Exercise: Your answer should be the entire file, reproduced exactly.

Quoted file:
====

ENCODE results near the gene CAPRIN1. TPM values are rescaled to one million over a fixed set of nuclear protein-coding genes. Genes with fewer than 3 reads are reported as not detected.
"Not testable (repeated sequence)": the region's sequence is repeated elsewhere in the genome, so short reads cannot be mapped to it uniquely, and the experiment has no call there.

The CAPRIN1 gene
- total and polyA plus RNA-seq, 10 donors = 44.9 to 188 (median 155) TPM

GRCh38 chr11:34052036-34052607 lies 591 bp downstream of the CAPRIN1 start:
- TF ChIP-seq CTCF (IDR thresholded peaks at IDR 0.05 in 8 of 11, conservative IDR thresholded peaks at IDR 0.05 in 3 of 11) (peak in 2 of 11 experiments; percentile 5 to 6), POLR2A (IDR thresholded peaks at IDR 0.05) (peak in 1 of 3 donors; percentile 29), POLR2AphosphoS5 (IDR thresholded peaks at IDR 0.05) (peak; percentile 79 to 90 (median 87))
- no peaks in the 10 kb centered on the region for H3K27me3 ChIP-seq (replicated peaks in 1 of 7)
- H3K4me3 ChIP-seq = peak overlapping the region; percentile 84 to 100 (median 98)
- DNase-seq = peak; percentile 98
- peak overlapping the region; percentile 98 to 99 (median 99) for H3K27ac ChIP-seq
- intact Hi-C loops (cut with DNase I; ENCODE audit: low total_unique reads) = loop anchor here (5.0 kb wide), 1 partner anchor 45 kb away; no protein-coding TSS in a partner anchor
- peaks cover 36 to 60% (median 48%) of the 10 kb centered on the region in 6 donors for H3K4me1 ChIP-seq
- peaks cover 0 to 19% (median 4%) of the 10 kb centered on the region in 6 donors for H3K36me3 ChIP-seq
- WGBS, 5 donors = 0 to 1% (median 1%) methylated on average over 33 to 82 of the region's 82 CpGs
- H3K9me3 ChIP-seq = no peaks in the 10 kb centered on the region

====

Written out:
ENCODE results near the gene CAPRIN1. TPM values are rescaled to one million over a fixed set of nuclear protein-coding genes. Genes with fewer than 3 reads are reported as not detected.
"Not testable (repeated sequence)": the region's sequence is repeated elsewhere in the genome, so short reads cannot be mapped to it uniquely, and the experiment has no call there.

The CAPRIN1 gene
- total and polyA plus RNA-seq, 10 donors = 44.9 to 188 (median 155) TPM

GRCh38 chr11:34052036-34052607 lies 591 bp downstream of the CAPRIN1 start:
- TF ChIP-seq CTCF (IDR thresholded peaks at IDR 0.05 in 8 of 11, conservative IDR thresholded peaks at IDR 0.05 in 3 of 11) (peak in 2 of 11 experiments; percentile 5 to 6), POLR2A (IDR thresholded peaks at IDR 0.05) (peak in 1 of 3 donors; percentile 29), POLR2AphosphoS5 (IDR thresholded peaks at IDR 0.05) (peak; percentile 79 to 90 (median 87))
- no peaks in the 10 kb centered on the region for H3K27me3 ChIP-seq (replicated peaks in 1 of 7)
- H3K4me3 ChIP-seq = peak overlapping the region; percentile 84 to 100 (median 98)
- DNase-seq = peak; percentile 98
- peak overlapping the region; percentile 98 to 99 (median 99) for H3K27ac ChIP-seq
- intact Hi-C loops (cut with DNase I; ENCODE audit: low total_unique reads) = loop anchor here (5.0 kb wide), 1 partner anchor 45 kb away; no protein-coding TSS in a partner anchor
- peaks cover 36 to 60% (median 48%) of the 10 kb centered on the region in 6 donors for H3K4me1 ChIP-seq
- peaks cover 0 to 19% (median 4%) of the 10 kb centered on the region in 6 donors for H3K36me3 ChIP-seq
- WGBS, 5 donors = 0 to 1% (median 1%) methylated on average over 33 to 82 of the region's 82 CpGs
- H3K9me3 ChIP-seq = no peaks in the 10 kb centered on the region